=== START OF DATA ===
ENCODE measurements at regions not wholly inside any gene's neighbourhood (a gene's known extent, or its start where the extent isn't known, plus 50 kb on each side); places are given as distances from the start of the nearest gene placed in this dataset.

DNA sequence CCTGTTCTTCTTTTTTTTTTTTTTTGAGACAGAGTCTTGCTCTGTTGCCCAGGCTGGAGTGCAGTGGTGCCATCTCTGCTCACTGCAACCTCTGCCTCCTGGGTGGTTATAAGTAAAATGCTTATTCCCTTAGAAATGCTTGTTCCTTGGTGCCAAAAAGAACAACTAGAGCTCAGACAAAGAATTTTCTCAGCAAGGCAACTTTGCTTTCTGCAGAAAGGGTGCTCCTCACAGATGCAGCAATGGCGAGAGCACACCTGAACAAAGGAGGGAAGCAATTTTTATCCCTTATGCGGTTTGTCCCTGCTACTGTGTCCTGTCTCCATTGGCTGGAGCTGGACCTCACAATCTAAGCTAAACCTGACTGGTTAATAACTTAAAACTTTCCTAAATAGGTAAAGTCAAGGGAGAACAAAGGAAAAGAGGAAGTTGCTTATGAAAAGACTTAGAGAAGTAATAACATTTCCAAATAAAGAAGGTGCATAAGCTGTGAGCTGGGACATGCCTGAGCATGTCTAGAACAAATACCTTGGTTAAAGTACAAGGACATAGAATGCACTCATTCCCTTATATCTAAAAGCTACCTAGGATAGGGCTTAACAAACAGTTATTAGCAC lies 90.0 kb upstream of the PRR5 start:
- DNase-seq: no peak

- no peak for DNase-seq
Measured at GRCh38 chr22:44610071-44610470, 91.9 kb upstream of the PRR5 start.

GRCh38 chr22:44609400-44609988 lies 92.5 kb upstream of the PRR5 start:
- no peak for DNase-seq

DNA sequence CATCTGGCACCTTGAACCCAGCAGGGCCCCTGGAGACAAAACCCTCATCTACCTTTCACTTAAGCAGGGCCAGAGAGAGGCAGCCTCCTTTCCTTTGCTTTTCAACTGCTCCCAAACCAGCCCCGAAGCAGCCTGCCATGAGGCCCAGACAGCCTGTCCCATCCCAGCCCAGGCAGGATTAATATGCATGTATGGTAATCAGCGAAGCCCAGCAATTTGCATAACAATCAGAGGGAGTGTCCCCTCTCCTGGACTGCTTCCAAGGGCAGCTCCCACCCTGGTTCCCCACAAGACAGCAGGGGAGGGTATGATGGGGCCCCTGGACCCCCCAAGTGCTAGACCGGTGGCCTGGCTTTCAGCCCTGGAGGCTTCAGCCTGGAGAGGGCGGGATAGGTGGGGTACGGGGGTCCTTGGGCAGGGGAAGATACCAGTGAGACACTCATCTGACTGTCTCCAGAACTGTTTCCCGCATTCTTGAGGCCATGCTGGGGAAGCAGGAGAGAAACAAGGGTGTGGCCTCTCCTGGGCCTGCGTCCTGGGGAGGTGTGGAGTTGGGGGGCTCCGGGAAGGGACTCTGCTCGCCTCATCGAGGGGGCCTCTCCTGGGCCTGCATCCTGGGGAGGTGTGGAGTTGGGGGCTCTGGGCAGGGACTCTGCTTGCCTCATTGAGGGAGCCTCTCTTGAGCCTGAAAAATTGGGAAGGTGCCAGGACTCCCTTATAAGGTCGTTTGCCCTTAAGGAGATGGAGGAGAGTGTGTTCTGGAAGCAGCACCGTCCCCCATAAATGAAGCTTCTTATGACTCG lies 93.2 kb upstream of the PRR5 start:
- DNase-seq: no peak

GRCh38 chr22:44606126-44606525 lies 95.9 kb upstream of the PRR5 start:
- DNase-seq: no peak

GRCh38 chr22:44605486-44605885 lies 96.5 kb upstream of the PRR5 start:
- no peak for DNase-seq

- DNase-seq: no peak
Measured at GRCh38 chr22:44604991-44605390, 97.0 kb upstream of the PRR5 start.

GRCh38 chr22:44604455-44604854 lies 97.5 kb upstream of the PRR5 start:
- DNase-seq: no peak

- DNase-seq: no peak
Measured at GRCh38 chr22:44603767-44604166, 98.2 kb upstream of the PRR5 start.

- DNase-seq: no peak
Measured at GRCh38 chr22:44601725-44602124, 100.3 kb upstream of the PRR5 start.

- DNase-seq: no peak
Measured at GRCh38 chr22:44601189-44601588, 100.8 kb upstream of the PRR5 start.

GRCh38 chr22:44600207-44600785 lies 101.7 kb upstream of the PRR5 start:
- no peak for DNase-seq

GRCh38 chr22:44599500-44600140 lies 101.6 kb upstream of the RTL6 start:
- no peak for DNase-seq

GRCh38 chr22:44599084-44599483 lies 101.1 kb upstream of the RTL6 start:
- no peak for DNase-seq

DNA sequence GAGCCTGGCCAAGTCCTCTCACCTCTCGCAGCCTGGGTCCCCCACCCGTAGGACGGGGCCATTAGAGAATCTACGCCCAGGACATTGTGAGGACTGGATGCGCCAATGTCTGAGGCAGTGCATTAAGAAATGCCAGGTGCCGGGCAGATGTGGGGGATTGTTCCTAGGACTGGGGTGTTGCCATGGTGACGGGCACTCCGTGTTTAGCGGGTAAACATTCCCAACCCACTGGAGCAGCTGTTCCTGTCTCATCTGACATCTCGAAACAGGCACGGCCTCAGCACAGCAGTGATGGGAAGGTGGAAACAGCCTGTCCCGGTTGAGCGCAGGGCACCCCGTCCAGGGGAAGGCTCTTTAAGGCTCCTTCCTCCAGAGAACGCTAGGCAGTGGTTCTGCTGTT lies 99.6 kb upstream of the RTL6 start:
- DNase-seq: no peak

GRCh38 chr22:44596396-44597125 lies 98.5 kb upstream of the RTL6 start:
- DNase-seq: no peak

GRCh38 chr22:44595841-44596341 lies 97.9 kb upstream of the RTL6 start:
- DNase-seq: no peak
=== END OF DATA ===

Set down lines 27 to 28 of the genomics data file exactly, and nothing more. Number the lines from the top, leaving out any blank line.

- no peak for DNase-seq

GRCh38 chr22:44599084-44599483 lies 101.1 kb upstream of the RTL6 start: